A PATH to prosperity through partnership in Jamaica
January 22, 2013
- Since 2001, the initiative has helped to transform the lives of nearly 340,000 people of most vulnerable groups.
- A public private partnership, with the support of World Bank, has invested more than US$ 32 million in a conditional cash transfer program tied to school attendance and clinic visits.
- Poverty in Jamaica has been perpetuated across successive generations because of adverse health and education seeking behaviors among the poorest families.
He is a national scholarship winner with eyes set on a career in actuarial sciences. At his high school prize giving last November he cleaned up five trophies for the top awards in modern languages, debating, citizenship and academics. His parents, Yvonne and Dicky Baker are as proud as peacocks as they contemplate the current path of their exemplary son.
This narrative could have been quite different for 18 year old Chevano Baker, born to parents of humble means in the deep rural district of Clones in the hilltop parish of Manchester on the island of Jamaica. Manchester High School, to which he won a place through the Grade Six Achievement test, is located in the parish capital of Mandeville, separated from his village by 15 miles of mainly poor roads underserved by public transportation. Just the cost of getting there on a daily basis would put a strain on the family budget, let alone books, uniforms, and basic meals.
This gap in Chevano’s dream has been filled by a World Bank-funded Government of Jamaica program called PATH. A conditional cash transfer safety net scheme, the Programme of Advancement through Health & Education links state support to the poorest families to desirable health and knowledge seeking behaviors.
In Chevano’s words, “PATH has enabled my family and countless others to remain healthy and take advantage of educational opportunities through the payment of a monthly cash benefit. Some of the support is in kind too, like access to lunches at the canteen and to free book loans.”
In fact the program is driven on all sides by public private partnerships. The parents have to first apply, the government has to process the application expeditiously, the most vulnerable family members are obliged to visit the clinics and attend school as needed, and the public health and education facilities need to deliver the services sensitively so that the beneficiaries are never embarrassed when accessing state support.
For their part, Manchester High School emphasizes that it is committed to working with the other partners by active monitoring through its Guidance & Wellness Center at its Perth Road campus.
“We have seen a particularly impressive showing from our young charges on PATH. Perhaps it is the extra supervision and the knowledge that they have to act responsibly in order to benefit,” Principal Jasford Gabriel opines. “PATH has had a tremendous impact on opening up doors of opportunity for the poorest rural folk in Manchester, paving the way for them, to impact the world,” he adds.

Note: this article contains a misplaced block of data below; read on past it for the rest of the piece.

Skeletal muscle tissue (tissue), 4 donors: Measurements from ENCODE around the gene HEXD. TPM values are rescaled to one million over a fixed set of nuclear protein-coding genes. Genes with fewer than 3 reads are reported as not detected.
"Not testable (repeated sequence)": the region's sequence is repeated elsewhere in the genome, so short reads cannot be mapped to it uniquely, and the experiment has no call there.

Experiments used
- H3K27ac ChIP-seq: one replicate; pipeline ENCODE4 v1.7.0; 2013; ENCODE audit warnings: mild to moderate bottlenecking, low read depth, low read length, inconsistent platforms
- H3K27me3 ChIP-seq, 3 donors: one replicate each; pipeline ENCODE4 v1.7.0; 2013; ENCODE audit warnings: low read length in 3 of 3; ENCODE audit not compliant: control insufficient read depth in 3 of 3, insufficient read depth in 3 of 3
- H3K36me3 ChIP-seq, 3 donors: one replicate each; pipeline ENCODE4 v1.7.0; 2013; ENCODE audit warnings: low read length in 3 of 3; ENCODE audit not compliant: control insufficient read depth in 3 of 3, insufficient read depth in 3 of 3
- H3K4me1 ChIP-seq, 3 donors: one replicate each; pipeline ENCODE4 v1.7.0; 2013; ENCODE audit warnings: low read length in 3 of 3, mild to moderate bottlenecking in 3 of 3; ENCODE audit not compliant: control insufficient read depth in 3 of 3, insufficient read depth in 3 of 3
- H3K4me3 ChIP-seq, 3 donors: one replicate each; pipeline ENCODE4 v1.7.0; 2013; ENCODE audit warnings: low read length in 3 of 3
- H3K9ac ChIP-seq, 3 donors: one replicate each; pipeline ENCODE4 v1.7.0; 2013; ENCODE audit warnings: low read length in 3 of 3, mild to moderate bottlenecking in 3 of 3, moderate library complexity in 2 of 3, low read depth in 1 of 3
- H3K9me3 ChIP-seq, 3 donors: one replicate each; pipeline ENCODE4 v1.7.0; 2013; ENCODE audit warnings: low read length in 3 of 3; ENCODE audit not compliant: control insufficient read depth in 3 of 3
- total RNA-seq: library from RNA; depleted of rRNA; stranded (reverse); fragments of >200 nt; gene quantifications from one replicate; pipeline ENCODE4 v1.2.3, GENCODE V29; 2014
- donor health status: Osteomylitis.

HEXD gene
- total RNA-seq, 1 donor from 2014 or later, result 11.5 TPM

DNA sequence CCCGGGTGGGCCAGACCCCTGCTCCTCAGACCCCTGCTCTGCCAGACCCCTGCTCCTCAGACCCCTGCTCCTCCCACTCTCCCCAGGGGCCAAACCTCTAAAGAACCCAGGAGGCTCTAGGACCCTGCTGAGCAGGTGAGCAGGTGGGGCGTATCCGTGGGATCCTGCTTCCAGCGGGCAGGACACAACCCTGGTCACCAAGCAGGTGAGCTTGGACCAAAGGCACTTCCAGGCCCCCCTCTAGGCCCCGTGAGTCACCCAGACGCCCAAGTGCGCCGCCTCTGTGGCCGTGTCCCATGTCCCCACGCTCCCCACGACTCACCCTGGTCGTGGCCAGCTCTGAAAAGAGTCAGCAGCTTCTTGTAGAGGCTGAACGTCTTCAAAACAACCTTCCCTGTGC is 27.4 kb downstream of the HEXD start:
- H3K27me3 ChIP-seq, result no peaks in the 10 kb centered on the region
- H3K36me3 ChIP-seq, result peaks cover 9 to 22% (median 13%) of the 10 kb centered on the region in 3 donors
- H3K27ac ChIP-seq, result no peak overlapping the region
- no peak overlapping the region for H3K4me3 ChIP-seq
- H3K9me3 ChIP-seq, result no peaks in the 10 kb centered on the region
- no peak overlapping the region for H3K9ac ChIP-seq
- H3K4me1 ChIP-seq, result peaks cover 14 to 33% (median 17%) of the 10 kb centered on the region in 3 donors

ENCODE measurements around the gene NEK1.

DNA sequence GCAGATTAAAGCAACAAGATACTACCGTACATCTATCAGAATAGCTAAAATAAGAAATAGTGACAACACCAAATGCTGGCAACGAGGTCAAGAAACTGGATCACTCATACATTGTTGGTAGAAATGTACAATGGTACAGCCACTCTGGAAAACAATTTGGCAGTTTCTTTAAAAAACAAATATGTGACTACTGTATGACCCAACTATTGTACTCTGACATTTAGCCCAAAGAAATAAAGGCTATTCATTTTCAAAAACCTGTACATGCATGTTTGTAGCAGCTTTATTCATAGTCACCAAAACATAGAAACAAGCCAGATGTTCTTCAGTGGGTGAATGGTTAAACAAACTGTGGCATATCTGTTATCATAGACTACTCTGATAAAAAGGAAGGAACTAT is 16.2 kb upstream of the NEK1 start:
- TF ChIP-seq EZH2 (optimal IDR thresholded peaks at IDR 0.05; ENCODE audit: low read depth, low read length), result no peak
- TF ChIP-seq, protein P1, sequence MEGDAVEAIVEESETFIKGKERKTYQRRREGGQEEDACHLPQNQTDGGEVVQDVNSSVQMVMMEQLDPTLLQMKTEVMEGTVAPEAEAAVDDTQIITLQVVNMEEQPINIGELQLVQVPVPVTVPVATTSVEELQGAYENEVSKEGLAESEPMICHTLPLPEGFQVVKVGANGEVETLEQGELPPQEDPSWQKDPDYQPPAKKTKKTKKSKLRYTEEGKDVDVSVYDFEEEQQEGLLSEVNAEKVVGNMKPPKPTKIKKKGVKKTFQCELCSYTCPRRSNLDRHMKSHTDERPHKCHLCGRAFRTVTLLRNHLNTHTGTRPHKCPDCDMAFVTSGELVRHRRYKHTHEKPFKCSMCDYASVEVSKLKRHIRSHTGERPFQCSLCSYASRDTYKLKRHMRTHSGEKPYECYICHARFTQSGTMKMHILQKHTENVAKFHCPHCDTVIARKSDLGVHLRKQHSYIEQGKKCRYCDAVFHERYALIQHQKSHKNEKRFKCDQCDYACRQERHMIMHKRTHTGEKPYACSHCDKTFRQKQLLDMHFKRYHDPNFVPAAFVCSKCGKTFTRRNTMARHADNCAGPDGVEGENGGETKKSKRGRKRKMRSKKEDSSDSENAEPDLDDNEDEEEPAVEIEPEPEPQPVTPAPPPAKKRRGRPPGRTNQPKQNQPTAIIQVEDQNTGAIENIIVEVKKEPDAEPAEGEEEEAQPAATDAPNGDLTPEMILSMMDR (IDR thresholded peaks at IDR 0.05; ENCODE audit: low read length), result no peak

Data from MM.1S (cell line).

The national picture is also one of great success. According to World Bank Country Representative Giorgio Valentini, as at December 2010, 338,623 lives have been transformed through access to PATH benefits in Jamaica, inclusive of 48,199 elderly people and 7,888 with disabilities.
“It is a delight to meet real people whose lives are being transformed daily, thanks to PATH. I believe this is the best way to assess the true impact of any program of social protection,” says Francesca Lamanna, Senior Economist in the Social Protection Sector at the World Bank.
PATH has enabled my family and countless others to remain healthy and take advantage of educational opportunities through the payment of a monthly cash benefit. Some of the support is in kind too, like access to lunches at the canteen and to free book loans.
To break the cycle of poverty
One of the most recent innovations of PATH came in May 2012 to reinforce the safety mechanism. International charity donor Food for the Poor (FFP) Jamaica and the Ministry of Labour and Social Security , signed a partnership agreement for the provision of housing solutions for poor Jamaican families who are PATH beneficiaries. Derrick Kellier, Minister of Labour and Social Security then announced that the value of the project was J$20 million (US$ 220,000) for the pilot phase in the current financial year.
Expressing his government’s commitment to this program at a recent awards ceremony, Minister Kellier said: "We must be resolute in helping families to build resilience to prevent them from falling further into poverty, in the event of adverse shocks. That is why we remain committed to supporting the social welfare of the most vulnerable in Jamaica, despite budgetary constraints.”
If young Chevano Baker has his way, he will spend the summer of 2013 on a 2-month internship at Jamaica’s central bank which awarded him the national prize in 2012 for an essay on alternative energy sources. He is already well on the PATH to prosperity.
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